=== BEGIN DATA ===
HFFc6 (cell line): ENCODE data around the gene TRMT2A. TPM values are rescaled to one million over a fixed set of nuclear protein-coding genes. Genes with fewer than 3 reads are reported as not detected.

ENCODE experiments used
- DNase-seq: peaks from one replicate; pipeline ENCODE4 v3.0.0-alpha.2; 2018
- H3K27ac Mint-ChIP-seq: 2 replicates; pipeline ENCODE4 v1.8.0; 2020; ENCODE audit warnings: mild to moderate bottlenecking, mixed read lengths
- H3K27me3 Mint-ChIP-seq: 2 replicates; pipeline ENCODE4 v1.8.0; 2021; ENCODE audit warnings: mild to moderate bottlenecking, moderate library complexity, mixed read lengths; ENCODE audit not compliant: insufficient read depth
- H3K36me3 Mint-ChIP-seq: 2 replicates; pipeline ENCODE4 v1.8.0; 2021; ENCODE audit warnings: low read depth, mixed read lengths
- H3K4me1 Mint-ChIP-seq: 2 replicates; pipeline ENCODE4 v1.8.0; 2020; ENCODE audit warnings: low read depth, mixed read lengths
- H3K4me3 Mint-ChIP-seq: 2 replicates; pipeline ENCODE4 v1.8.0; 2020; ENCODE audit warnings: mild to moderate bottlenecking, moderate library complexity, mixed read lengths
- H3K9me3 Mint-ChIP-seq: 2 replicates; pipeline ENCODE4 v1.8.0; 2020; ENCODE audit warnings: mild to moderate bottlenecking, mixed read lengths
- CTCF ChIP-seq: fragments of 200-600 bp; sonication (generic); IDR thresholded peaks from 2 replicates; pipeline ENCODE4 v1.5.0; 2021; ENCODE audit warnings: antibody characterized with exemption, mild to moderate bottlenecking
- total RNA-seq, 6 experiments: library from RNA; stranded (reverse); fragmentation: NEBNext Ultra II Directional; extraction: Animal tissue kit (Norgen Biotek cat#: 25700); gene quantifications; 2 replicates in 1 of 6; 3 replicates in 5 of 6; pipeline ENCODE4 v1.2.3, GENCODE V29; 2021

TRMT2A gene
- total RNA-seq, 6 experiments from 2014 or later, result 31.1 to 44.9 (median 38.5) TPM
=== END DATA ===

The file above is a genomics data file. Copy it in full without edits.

HFFc6 (cell line): ENCODE data around the gene TRMT2A. TPM values are rescaled to one million over a fixed set of nuclear protein-coding genes. Genes with fewer than 3 reads are reported as not detected.

ENCODE experiments used
- DNase-seq: peaks from one replicate; pipeline ENCODE4 v3.0.0-alpha.2; 2018
- H3K27ac Mint-ChIP-seq: 2 replicates; pipeline ENCODE4 v1.8.0; 2020; ENCODE audit warnings: mild to moderate bottlenecking, mixed read lengths
- H3K27me3 Mint-ChIP-seq: 2 replicates; pipeline ENCODE4 v1.8.0; 2021; ENCODE audit warnings: mild to moderate bottlenecking, moderate library complexity, mixed read lengths; ENCODE audit not compliant: insufficient read depth
- H3K36me3 Mint-ChIP-seq: 2 replicates; pipeline ENCODE4 v1.8.0; 2021; ENCODE audit warnings: low read depth, mixed read lengths
- H3K4me1 Mint-ChIP-seq: 2 replicates; pipeline ENCODE4 v1.8.0; 2020; ENCODE audit warnings: low read depth, mixed read lengths
- H3K4me3 Mint-ChIP-seq: 2 replicates; pipeline ENCODE4 v1.8.0; 2020; ENCODE audit warnings: mild to moderate bottlenecking, moderate library complexity, mixed read lengths
- H3K9me3 Mint-ChIP-seq: 2 replicates; pipeline ENCODE4 v1.8.0; 2020; ENCODE audit warnings: mild to moderate bottlenecking, mixed read lengths
- CTCF ChIP-seq: fragments of 200-600 bp; sonication (generic); IDR thresholded peaks from 2 replicates; pipeline ENCODE4 v1.5.0; 2021; ENCODE audit warnings: antibody characterized with exemption, mild to moderate bottlenecking
- total RNA-seq, 6 experiments: library from RNA; stranded (reverse); fragmentation: NEBNext Ultra II Directional; extraction: Animal tissue kit (Norgen Biotek cat#: 25700); gene quantifications; 2 replicates in 1 of 6; 3 replicates in 5 of 6; pipeline ENCODE4 v1.2.3, GENCODE V29; 2021

TRMT2A gene
- total RNA-seq, 6 experiments from 2014 or later, result 31.1 to 44.9 (median 38.5) TPM